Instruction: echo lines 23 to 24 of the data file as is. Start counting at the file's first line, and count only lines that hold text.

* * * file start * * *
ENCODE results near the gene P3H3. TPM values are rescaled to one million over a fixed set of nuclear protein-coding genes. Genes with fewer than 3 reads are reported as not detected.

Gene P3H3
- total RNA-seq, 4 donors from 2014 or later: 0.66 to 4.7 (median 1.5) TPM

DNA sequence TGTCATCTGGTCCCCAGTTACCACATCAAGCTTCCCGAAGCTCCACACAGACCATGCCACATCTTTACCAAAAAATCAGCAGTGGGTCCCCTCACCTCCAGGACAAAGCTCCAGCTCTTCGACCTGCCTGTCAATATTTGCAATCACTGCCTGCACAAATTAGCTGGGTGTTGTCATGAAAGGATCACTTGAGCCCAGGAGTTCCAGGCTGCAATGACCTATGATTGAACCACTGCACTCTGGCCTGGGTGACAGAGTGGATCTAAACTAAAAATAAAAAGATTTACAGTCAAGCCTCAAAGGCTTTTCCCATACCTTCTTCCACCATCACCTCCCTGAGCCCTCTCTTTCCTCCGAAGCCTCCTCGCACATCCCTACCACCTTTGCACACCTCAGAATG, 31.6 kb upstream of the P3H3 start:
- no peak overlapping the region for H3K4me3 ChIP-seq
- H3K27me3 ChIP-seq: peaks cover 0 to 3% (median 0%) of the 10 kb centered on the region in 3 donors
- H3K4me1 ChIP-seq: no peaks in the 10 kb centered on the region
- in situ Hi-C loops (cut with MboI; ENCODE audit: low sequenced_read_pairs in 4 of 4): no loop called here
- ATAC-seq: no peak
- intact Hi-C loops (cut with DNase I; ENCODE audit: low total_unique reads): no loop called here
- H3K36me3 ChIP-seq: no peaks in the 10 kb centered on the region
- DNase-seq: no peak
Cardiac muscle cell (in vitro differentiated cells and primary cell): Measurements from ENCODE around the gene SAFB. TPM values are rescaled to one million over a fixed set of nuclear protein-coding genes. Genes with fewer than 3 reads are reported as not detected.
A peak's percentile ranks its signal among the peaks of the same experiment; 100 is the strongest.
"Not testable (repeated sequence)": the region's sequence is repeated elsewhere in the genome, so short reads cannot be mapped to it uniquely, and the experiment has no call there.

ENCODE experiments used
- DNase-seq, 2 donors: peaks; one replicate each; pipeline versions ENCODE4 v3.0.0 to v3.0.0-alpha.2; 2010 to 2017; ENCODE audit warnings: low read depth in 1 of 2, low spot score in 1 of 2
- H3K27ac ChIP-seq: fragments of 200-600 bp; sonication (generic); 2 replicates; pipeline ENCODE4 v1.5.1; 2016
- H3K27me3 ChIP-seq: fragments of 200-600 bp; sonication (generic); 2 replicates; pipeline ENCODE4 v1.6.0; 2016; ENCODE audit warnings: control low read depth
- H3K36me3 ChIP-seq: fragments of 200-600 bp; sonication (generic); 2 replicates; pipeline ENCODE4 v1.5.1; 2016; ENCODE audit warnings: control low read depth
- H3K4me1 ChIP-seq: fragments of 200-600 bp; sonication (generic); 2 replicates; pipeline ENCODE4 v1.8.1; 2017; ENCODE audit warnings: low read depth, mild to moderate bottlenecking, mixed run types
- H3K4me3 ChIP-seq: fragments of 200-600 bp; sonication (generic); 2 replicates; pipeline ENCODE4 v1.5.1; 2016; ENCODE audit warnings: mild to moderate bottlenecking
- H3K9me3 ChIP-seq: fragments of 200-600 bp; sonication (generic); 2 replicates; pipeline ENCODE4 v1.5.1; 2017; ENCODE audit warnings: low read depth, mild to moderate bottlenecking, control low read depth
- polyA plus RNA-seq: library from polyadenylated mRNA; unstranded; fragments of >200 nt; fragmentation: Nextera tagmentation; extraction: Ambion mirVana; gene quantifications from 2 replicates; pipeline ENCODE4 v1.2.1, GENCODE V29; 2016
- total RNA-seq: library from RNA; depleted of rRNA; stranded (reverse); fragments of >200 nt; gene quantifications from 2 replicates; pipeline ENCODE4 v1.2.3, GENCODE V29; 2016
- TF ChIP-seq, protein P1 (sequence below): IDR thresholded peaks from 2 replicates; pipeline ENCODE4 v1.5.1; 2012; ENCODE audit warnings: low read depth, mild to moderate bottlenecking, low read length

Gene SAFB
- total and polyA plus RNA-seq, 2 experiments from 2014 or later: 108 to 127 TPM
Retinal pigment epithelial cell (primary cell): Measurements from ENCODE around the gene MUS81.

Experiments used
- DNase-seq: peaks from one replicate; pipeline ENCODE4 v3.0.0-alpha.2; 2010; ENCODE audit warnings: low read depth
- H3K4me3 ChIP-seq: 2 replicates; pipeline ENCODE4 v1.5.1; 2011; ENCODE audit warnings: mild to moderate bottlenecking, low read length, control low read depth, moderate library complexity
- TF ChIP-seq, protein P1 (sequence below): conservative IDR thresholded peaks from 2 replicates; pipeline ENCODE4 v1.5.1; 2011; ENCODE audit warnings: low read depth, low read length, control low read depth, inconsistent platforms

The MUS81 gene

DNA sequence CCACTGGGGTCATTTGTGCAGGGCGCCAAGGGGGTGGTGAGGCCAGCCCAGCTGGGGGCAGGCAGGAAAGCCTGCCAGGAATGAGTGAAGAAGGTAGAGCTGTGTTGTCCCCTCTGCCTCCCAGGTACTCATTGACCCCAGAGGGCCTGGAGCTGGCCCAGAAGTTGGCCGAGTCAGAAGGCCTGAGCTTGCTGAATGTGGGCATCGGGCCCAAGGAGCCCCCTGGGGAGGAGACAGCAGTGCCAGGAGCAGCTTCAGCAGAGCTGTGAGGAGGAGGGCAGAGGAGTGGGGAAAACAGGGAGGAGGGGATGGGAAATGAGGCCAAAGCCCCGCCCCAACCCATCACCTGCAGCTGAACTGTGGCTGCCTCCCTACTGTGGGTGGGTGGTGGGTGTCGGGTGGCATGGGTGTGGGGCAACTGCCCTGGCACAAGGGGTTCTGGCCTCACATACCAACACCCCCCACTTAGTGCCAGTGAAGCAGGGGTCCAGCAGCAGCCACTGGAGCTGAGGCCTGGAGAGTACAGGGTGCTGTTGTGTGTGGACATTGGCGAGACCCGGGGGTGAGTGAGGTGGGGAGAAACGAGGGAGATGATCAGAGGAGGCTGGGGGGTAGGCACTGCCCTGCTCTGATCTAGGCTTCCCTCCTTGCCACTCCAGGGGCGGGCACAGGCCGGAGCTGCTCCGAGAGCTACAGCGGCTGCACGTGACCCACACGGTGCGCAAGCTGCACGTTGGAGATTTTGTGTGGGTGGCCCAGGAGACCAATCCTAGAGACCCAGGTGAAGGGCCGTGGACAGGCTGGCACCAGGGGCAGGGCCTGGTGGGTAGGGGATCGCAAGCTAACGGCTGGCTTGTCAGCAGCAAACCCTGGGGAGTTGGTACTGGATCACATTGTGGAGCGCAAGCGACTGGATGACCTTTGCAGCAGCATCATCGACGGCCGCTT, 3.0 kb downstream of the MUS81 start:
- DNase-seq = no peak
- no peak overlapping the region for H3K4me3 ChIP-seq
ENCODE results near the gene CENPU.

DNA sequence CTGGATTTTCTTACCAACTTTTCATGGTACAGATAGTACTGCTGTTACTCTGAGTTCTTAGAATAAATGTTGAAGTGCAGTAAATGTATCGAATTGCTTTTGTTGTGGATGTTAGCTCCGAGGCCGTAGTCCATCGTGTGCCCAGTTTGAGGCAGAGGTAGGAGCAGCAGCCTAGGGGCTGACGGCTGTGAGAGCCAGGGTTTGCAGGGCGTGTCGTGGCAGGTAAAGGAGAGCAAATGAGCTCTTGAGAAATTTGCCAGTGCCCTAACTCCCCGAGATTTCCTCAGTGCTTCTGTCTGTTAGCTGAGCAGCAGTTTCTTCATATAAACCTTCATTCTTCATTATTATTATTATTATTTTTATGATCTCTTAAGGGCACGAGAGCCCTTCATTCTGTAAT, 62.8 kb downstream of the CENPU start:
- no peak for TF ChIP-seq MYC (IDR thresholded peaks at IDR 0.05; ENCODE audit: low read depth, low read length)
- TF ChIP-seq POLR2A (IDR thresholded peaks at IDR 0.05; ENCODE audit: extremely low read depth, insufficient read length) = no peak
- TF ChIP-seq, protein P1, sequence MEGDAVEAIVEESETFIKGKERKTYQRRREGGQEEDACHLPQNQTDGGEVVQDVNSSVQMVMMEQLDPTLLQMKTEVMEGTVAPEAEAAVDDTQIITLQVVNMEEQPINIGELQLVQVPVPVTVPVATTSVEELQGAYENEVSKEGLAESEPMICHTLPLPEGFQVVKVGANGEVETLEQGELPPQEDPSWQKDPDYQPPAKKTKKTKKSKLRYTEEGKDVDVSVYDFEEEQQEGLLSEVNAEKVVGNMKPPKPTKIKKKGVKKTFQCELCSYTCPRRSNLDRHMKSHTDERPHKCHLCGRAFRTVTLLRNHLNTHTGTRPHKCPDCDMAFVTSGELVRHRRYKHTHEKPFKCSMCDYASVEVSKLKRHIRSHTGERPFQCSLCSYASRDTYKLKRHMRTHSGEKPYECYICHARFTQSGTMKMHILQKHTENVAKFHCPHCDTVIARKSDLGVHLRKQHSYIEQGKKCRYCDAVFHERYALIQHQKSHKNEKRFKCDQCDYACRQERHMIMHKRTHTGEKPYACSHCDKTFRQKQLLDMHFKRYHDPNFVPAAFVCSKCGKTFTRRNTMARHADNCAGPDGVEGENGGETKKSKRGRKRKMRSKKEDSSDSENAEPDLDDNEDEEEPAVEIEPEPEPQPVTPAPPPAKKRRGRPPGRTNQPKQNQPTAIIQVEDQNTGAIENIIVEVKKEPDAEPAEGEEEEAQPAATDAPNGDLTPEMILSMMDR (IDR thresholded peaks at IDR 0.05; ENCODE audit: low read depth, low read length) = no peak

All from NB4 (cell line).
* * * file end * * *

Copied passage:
- H3K9me3 ChIP-seq: fragments of 200-600 bp; sonication (generic); 2 replicates; pipeline ENCODE4 v1.5.1; 2017; ENCODE audit warnings: low read depth, mild to moderate bottlenecking, control low read depth
- polyA plus RNA-seq: library from polyadenylated mRNA; unstranded; fragments of >200 nt; fragmentation: Nextera tagmentation; extraction: Ambion mirVana; gene quantifications from 2 replicates; pipeline ENCODE4 v1.2.1, GENCODE V29; 2016